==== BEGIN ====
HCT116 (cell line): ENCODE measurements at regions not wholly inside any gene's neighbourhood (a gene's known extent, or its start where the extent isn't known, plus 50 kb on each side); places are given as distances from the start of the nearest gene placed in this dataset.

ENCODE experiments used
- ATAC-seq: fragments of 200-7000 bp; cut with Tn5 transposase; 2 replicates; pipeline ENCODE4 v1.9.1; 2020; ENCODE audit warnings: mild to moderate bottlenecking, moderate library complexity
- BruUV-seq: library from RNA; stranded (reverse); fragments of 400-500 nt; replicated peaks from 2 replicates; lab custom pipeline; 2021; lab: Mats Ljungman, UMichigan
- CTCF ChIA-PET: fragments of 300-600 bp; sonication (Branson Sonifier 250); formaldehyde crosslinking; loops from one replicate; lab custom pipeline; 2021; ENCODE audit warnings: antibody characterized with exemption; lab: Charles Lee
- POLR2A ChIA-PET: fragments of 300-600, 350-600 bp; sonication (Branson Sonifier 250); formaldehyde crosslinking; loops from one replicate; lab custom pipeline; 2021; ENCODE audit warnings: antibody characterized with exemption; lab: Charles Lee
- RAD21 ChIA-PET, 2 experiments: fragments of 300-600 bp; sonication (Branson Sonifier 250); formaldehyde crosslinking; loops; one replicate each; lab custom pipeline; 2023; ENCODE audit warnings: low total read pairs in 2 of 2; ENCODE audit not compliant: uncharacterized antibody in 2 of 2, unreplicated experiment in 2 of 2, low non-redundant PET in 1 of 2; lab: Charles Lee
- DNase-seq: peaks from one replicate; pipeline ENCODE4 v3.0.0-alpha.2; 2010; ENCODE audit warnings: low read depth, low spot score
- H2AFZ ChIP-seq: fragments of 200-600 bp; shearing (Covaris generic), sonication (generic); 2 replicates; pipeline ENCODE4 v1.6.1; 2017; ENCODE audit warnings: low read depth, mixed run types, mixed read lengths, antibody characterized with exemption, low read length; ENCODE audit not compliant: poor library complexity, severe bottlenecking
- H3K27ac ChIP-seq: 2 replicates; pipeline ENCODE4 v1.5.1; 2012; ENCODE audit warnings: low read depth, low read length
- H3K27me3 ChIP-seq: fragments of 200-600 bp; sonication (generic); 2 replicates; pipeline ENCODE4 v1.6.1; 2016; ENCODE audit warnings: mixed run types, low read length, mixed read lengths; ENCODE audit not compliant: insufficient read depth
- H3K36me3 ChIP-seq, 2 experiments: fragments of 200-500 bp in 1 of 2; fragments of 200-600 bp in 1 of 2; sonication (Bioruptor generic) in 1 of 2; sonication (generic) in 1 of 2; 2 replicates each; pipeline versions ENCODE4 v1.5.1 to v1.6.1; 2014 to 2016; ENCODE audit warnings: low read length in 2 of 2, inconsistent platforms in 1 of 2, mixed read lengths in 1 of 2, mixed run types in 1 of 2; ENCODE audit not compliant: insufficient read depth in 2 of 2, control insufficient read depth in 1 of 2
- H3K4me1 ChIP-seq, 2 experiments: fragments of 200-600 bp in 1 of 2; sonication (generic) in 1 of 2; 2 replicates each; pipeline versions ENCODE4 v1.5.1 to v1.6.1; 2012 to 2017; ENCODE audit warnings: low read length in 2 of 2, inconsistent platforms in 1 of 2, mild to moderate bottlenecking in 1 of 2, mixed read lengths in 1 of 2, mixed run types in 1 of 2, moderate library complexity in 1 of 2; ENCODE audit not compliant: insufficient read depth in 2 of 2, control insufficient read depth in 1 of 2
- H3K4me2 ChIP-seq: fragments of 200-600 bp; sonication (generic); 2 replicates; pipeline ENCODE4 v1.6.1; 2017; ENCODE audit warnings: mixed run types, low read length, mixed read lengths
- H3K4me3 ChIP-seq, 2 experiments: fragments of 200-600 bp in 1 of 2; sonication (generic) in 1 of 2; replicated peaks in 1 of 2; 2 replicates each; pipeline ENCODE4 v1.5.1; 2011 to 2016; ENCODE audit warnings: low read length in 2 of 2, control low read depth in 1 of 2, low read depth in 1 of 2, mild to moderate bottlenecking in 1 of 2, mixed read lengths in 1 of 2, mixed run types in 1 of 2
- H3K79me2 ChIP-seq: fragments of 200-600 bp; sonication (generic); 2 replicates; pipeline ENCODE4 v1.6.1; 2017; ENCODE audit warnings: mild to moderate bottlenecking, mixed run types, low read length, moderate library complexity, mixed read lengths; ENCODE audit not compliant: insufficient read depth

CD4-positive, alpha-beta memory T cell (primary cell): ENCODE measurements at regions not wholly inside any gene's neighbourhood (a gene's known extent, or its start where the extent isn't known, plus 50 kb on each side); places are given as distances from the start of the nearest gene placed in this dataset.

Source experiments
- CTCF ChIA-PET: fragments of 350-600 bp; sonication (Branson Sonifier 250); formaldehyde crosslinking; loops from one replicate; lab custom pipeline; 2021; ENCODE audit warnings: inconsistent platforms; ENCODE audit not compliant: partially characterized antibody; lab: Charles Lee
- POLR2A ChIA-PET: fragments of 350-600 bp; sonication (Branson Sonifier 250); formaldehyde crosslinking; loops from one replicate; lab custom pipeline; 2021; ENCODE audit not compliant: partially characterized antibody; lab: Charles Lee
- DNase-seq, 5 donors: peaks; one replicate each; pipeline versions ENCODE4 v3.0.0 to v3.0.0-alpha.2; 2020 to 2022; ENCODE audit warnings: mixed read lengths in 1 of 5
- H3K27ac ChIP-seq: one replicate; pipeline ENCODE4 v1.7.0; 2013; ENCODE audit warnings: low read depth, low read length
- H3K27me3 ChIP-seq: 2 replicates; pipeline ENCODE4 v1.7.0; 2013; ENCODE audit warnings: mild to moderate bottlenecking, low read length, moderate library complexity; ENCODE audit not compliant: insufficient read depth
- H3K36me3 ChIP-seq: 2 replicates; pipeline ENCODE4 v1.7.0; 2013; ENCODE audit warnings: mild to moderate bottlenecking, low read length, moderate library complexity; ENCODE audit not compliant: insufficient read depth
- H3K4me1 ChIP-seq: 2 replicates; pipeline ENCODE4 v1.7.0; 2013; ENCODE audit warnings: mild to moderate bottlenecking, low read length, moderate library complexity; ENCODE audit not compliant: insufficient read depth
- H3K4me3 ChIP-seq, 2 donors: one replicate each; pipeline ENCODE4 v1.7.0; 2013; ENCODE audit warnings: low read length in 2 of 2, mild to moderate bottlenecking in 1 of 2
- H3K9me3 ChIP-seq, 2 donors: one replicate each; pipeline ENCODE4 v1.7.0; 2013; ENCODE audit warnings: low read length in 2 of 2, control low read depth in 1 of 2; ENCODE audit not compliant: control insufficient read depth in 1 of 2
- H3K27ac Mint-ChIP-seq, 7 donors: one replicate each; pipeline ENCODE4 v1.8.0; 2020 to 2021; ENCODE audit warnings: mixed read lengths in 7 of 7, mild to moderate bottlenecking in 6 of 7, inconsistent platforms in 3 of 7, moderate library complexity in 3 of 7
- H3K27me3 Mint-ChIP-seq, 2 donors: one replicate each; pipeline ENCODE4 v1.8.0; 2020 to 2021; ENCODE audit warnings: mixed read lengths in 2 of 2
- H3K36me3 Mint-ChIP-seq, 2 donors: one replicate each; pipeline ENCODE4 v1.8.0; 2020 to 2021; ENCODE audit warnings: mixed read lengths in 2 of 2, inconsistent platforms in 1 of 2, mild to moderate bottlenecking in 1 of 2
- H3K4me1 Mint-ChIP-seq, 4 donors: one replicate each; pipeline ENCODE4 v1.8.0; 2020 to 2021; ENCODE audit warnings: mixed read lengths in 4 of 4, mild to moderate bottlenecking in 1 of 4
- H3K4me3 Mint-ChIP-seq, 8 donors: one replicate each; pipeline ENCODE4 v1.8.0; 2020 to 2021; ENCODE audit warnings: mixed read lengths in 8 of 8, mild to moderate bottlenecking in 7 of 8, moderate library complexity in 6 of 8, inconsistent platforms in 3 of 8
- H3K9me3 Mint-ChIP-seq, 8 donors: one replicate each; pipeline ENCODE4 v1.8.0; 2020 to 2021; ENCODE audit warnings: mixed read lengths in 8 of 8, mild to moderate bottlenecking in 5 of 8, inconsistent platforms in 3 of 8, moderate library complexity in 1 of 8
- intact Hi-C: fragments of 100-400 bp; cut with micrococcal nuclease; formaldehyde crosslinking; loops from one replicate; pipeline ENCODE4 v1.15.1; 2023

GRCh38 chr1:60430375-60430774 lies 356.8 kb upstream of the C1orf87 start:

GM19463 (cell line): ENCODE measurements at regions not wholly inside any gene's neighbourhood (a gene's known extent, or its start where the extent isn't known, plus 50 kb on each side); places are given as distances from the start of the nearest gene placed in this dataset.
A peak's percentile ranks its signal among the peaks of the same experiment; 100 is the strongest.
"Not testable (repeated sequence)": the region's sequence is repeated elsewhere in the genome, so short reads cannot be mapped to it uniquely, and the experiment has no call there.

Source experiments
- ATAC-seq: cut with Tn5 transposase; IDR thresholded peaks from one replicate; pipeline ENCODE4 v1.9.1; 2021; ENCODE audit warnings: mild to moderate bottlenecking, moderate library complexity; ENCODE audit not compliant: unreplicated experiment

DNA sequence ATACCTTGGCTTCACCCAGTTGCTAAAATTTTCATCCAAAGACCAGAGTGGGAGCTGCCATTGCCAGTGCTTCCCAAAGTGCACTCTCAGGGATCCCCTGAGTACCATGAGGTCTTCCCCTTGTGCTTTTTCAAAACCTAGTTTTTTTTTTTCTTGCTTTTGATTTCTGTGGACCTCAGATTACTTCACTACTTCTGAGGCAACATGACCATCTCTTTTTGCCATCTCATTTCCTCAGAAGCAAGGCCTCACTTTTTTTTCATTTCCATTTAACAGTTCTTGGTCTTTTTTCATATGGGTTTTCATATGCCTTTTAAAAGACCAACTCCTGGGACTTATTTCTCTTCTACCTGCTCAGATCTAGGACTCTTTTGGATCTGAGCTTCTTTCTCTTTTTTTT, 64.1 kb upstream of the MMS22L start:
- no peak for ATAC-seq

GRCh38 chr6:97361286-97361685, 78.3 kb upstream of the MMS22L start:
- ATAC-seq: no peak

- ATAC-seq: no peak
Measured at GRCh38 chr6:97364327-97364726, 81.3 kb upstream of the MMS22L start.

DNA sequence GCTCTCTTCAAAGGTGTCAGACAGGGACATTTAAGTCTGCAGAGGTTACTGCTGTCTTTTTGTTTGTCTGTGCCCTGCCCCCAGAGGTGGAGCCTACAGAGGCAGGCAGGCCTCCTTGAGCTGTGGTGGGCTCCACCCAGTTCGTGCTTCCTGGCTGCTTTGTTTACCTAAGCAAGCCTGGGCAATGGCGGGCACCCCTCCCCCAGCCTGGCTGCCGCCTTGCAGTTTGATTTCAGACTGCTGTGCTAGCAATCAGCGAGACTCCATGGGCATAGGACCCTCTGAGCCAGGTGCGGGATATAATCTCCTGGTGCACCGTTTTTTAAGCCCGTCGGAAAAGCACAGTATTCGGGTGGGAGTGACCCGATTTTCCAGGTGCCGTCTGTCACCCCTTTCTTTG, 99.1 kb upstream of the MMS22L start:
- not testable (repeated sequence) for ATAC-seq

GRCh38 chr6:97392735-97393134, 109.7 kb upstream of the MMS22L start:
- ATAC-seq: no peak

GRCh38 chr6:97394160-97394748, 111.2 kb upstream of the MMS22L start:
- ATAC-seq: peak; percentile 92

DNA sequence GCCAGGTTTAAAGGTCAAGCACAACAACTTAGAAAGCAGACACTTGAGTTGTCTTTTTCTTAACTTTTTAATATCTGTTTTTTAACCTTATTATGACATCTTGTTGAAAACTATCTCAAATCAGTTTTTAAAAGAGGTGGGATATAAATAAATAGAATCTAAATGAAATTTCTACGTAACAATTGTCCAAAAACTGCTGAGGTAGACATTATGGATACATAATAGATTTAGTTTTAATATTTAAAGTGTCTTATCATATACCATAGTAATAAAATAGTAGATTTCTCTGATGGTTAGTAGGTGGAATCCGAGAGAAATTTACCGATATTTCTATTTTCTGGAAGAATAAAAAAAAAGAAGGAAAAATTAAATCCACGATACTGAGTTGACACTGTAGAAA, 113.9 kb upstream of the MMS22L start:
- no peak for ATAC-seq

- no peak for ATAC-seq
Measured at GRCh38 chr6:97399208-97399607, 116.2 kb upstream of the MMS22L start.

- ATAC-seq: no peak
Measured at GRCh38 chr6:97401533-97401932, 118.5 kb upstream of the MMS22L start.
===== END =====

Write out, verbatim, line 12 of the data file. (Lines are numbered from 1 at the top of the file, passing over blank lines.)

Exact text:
- H3K36me3 ChIP-seq, 2 experiments: fragments of 200-500 bp in 1 of 2; fragments of 200-600 bp in 1 of 2; sonication (Bioruptor generic) in 1 of 2; sonication (generic) in 1 of 2; 2 replicates each; pipeline versions ENCODE4 v1.5.1 to v1.6.1; 2014 to 2016; ENCODE audit warnings: low read length in 2 of 2, inconsistent platforms in 1 of 2, mixed read lengths in 1 of 2, mixed run types in 1 of 2; ENCODE audit not compliant: insufficient read depth in 2 of 2, control insufficient read depth in 1 of 2